THE POPCORN REEL EDITOR'S DESK - a
weekly word about the movies
ON THE FIFTH ANNIVERSARY OF SEPTEMBER 11TH 2001, THE TIME IS NOW FOR REMEMBRANCE IN AMERICAN FILMS
Monday, September 4, 2006
One week from today, the United States will commemorate the traumatic events of five years ago, when America was attacked on its own soil by airplanes which flew into the World Trade Center towers in New York City, a plane or missile damaged the Pentagon in Virginia, and a plane crashed into a field in Pennsylvania. These events, which still have many unanswered questions and great skepticism in some quarters, caused people within the United States great pain and trauma, as well as overwhelming outpourings of sympathy and support from almost every part of the world.
Now several films which have been released in the North America have
stirred pain, passion and anguish all over again, particularly for the families
of the victims of the attacks. The films' releases have also prompted some
to ask the question, "is it too soon" to have films about 9/11/01 released on
the big screen? For the families of lost loved ones, the pain never goes
away. Yet is it "too soon" to show films or release films that address or
chronicle the day of horror that swept America?
It is never too soon. The time is now.
Art reflects the state of the world in many instances, and tries to infuse the viewers of such works some valuable insight in the hope of spurring dialogue, debate and discussion.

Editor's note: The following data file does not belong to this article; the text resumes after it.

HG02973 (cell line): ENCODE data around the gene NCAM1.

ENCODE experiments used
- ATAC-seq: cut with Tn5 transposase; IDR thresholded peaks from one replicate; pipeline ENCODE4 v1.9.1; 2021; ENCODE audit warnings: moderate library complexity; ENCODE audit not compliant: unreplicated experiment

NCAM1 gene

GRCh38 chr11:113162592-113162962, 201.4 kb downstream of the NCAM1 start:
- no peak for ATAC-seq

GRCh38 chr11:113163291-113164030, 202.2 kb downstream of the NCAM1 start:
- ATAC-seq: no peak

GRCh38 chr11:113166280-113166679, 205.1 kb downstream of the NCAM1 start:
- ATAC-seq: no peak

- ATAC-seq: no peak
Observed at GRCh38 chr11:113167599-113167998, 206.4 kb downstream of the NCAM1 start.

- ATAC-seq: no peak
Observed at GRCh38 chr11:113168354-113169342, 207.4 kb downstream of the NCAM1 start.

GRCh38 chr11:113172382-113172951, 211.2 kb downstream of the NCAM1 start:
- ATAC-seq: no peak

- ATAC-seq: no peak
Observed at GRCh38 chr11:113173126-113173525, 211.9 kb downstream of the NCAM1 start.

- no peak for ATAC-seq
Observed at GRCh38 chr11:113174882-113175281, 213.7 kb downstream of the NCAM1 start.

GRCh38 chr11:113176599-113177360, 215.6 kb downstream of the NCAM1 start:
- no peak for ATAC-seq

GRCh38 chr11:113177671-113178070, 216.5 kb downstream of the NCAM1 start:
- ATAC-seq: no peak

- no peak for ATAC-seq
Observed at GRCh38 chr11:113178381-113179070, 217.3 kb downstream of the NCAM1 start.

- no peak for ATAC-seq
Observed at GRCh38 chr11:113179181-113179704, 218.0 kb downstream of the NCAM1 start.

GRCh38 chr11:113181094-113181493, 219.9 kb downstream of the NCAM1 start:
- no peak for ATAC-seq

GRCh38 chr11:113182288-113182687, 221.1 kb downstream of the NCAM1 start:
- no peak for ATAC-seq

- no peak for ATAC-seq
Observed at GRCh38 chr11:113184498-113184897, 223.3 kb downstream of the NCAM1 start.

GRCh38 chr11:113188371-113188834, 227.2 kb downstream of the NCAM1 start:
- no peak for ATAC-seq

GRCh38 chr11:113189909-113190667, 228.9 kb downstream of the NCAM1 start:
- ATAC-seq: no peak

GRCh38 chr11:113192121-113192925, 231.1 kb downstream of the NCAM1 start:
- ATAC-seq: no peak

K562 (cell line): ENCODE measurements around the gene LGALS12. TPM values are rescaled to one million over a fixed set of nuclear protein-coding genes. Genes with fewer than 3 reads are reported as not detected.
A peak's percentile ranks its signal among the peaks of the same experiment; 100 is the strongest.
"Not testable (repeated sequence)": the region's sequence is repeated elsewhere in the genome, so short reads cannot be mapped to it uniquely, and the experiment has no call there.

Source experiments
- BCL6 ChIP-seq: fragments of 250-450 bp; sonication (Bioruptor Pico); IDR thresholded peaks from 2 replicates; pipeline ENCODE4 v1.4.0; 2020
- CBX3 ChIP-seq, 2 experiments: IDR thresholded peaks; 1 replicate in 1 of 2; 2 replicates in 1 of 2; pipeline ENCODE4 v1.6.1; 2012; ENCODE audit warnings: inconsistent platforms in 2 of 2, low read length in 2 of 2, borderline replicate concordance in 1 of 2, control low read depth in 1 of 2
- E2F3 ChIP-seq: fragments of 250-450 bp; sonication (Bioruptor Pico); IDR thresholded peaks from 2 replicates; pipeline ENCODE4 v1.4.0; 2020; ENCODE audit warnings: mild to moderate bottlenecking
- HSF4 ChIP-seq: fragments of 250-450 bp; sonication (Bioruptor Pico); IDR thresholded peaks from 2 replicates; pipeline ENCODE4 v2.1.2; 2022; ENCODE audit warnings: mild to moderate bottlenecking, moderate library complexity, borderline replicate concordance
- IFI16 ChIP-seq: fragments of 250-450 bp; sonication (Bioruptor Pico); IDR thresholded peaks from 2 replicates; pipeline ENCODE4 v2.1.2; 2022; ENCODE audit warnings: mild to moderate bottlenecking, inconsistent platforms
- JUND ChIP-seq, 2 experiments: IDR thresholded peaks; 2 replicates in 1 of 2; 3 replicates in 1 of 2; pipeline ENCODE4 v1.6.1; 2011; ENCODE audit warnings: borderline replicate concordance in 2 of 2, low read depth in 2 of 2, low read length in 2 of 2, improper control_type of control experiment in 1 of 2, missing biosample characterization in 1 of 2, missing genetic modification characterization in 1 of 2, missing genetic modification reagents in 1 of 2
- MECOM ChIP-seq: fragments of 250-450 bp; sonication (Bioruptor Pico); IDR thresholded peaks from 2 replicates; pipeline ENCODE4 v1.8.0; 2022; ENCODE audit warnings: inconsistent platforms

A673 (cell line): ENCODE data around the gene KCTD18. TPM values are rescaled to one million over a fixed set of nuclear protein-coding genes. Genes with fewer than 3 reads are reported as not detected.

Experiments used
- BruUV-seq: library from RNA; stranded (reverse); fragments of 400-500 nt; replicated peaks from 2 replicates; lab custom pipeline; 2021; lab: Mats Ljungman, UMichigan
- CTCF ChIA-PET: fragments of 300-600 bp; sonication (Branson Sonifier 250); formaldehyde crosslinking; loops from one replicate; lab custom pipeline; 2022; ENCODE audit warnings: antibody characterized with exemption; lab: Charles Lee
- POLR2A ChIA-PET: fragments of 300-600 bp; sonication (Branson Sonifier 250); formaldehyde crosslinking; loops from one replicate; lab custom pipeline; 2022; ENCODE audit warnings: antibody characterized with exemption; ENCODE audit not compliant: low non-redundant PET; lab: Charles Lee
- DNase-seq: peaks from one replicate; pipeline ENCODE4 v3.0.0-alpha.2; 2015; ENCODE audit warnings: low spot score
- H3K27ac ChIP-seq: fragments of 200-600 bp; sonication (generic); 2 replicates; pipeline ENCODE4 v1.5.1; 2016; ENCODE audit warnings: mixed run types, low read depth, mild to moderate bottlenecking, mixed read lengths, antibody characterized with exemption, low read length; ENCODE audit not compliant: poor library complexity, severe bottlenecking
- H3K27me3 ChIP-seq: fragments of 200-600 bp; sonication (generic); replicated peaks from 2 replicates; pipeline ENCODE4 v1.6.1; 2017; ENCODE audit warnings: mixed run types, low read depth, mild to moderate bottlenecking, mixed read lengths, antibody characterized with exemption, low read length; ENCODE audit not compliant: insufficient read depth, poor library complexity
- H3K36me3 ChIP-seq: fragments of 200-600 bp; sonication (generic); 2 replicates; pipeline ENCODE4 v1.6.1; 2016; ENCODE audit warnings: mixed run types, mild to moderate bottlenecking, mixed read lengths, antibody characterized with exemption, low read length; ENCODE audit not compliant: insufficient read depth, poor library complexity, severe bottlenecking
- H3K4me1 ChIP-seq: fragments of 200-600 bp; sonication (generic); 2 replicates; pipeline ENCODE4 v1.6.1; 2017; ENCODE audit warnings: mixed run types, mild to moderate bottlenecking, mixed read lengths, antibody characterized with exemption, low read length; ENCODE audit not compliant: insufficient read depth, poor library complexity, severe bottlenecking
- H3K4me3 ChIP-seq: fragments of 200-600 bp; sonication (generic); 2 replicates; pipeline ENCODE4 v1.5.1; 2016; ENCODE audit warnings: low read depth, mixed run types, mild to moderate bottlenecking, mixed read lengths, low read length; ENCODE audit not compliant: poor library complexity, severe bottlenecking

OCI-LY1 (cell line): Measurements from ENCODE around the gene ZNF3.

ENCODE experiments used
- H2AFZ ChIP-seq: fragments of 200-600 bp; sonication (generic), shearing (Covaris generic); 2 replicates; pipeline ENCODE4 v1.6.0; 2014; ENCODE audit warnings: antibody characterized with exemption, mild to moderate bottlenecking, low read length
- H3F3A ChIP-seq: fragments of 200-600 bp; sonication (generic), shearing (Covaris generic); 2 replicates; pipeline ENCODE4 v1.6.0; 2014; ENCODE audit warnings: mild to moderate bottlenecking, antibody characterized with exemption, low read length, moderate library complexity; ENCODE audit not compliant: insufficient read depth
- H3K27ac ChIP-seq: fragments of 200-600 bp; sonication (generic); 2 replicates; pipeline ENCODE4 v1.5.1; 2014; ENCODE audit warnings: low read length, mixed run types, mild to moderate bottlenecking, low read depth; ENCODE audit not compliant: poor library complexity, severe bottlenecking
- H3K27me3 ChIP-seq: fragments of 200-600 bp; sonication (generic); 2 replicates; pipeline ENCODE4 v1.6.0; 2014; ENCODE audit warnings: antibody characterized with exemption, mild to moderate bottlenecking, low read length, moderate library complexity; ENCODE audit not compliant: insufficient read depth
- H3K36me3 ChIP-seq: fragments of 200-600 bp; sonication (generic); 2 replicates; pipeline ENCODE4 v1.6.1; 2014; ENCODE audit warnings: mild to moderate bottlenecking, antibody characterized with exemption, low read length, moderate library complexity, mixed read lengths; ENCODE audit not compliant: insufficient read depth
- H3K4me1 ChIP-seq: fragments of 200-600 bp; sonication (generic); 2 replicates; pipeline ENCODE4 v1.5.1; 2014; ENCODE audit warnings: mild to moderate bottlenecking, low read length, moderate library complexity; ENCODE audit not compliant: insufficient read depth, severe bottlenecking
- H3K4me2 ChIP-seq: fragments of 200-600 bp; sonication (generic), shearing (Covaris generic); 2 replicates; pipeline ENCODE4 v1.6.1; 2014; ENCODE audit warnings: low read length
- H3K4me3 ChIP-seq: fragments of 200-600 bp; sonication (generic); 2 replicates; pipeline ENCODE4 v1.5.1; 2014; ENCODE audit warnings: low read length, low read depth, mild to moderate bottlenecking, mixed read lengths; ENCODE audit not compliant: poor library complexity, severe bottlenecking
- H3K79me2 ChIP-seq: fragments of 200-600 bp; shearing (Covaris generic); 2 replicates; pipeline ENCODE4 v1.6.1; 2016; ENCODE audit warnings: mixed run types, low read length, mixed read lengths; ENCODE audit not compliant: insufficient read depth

This Tuesday, following today's Labor Day holiday in the United States, the film "United 93" will be released on DVD in North America. The film, which grossed $31.4 million in North America, was critically praised for its harrowing, intensely disturbing look at what may have happened aboard United Airlines Flight 93, which left Newark Airport in New Jersey on its way to San Francisco, California on that fateful morning. British filmmaker and documentary director Paul Greengrass made the film, which was released in April, with non-professional actors and some of the people who were actually in the middle of the crisis five years ago. The non-actors added to the film's authenticity, which made the knowledge of their on-screen fates all the more uncomfortable. There is some dramatic license, but "United 93" never disrespects the families or its victims, neither does it glorify the hijackers who are seen taking over the plane. Mr. Greengrass consulted all the families of the flight's victims, and Universal Pictures donated the opening weekend's proceeds to September 11 families' charities. The film has its graphically violent moments where the action on screen cuts deep into the viewers' soul and psyche. Painful, yes, but as real as Mr. Greengrass makes this film and its final tragic moments, the film is still just that -- a work of fiction.